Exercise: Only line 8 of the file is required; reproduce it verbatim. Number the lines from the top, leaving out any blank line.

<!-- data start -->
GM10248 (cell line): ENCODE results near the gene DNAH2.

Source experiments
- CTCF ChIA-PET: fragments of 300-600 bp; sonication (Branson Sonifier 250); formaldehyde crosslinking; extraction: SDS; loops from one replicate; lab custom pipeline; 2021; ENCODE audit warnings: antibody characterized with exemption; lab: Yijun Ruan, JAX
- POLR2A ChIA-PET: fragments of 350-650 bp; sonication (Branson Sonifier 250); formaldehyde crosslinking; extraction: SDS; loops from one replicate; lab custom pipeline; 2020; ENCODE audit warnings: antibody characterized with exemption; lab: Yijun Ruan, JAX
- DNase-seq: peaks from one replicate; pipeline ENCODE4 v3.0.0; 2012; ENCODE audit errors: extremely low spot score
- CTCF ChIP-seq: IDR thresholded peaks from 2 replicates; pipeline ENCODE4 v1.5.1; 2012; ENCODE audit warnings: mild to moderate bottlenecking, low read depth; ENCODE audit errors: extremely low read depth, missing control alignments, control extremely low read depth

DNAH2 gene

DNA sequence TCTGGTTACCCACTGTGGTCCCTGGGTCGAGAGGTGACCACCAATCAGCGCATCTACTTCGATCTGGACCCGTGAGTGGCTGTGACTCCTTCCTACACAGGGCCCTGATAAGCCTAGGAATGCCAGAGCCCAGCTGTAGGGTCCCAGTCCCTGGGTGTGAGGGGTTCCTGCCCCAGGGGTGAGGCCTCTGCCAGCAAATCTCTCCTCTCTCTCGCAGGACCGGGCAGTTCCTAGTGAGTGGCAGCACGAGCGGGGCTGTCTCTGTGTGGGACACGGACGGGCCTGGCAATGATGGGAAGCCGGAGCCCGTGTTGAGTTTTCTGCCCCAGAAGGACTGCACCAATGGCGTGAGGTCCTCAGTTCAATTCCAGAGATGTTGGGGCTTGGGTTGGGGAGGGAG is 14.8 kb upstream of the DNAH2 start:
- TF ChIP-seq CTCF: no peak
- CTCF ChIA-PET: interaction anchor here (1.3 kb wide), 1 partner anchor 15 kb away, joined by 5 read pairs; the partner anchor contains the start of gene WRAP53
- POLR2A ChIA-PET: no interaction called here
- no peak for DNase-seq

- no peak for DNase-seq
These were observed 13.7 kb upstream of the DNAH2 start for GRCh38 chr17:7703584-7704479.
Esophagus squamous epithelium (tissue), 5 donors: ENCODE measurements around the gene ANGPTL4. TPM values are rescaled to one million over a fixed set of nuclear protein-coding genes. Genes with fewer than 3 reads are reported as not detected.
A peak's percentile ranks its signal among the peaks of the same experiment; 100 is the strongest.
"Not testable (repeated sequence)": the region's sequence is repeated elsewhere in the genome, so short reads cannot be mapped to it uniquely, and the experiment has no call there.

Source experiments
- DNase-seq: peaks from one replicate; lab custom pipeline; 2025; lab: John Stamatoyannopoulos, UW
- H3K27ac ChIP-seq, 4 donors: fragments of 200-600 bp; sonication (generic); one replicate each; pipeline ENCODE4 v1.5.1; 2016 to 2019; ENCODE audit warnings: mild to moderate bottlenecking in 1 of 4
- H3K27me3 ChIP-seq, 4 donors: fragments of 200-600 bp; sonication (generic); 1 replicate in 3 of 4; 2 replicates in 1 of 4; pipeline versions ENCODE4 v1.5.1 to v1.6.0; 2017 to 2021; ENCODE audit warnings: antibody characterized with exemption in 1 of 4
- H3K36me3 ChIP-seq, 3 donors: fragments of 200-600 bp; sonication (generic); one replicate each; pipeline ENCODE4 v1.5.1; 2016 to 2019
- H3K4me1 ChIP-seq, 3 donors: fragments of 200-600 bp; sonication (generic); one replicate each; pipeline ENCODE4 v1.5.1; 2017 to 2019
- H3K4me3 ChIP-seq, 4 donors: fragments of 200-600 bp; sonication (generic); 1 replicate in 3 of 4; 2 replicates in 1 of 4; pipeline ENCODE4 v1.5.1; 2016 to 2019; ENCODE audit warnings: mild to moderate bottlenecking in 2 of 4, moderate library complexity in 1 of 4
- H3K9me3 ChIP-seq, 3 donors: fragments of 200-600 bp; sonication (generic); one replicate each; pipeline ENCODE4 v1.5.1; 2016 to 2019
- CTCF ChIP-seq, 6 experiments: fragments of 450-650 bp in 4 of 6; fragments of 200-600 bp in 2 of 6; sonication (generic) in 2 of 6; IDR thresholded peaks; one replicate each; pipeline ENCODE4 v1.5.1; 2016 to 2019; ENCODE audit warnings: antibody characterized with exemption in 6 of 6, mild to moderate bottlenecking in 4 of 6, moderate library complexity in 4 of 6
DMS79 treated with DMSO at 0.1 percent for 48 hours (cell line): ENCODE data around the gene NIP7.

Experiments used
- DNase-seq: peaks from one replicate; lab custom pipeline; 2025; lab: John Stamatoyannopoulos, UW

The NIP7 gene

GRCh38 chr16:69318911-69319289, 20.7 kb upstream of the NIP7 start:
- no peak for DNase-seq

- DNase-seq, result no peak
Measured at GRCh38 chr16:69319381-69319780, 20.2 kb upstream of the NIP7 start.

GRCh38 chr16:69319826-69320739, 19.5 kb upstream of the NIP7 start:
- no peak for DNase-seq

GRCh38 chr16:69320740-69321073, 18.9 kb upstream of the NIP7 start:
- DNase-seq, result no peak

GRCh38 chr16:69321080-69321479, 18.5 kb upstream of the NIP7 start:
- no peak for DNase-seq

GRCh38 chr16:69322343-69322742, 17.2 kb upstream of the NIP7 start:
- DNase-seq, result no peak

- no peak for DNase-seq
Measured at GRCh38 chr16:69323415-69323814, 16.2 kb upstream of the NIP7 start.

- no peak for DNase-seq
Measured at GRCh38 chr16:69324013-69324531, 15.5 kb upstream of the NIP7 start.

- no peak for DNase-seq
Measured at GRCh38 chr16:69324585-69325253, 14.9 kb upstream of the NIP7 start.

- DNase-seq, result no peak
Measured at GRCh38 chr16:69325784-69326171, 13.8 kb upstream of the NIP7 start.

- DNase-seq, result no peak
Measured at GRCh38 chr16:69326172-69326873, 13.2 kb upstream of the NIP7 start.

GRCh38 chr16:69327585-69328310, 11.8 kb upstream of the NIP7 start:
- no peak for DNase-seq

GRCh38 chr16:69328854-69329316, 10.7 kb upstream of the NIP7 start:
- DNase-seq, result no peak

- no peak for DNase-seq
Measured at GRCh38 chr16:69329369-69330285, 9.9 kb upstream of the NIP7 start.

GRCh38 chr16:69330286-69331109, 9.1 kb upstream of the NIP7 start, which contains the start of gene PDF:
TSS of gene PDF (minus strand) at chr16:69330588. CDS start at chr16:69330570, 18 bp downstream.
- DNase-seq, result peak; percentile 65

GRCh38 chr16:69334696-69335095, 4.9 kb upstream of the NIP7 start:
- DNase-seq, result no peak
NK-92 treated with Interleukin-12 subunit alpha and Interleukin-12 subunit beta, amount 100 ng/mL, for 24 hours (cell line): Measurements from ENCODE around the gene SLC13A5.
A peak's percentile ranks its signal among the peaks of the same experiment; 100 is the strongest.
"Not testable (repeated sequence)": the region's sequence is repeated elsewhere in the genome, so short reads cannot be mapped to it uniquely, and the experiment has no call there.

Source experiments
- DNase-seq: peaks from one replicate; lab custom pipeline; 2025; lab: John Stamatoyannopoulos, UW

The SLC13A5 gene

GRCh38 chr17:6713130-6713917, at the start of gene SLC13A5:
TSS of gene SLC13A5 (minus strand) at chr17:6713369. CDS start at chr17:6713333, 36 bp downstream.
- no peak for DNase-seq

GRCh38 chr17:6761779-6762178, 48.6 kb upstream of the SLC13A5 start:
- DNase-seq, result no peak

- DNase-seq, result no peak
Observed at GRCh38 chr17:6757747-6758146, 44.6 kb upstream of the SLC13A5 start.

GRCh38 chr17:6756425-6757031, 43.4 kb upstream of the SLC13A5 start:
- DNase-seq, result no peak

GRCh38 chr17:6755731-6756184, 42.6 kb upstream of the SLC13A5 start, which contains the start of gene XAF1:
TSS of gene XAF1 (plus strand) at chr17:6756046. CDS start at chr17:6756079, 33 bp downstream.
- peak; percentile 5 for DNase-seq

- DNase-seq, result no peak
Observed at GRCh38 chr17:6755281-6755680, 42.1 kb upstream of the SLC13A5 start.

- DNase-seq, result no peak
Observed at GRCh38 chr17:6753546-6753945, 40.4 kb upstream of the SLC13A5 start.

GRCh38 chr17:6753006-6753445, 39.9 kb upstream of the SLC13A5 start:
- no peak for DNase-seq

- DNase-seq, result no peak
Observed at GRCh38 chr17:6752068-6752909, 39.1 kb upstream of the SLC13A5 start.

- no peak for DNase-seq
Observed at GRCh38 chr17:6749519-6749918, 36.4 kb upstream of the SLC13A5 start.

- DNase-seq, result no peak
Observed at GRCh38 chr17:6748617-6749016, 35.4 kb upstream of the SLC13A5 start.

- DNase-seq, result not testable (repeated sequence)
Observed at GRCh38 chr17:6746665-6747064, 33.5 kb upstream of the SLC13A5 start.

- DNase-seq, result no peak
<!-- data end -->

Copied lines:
DNA sequence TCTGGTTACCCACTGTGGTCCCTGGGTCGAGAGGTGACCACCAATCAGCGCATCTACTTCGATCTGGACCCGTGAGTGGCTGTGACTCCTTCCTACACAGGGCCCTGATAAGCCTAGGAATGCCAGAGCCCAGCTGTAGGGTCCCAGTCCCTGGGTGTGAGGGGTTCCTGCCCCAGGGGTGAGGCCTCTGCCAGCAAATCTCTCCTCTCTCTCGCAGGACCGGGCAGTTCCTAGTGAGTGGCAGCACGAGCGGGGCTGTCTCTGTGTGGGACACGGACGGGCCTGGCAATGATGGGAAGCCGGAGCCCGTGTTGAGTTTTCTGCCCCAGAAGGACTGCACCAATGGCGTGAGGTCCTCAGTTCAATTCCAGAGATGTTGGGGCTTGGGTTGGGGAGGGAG is 14.8 kb upstream of the DNAH2 start: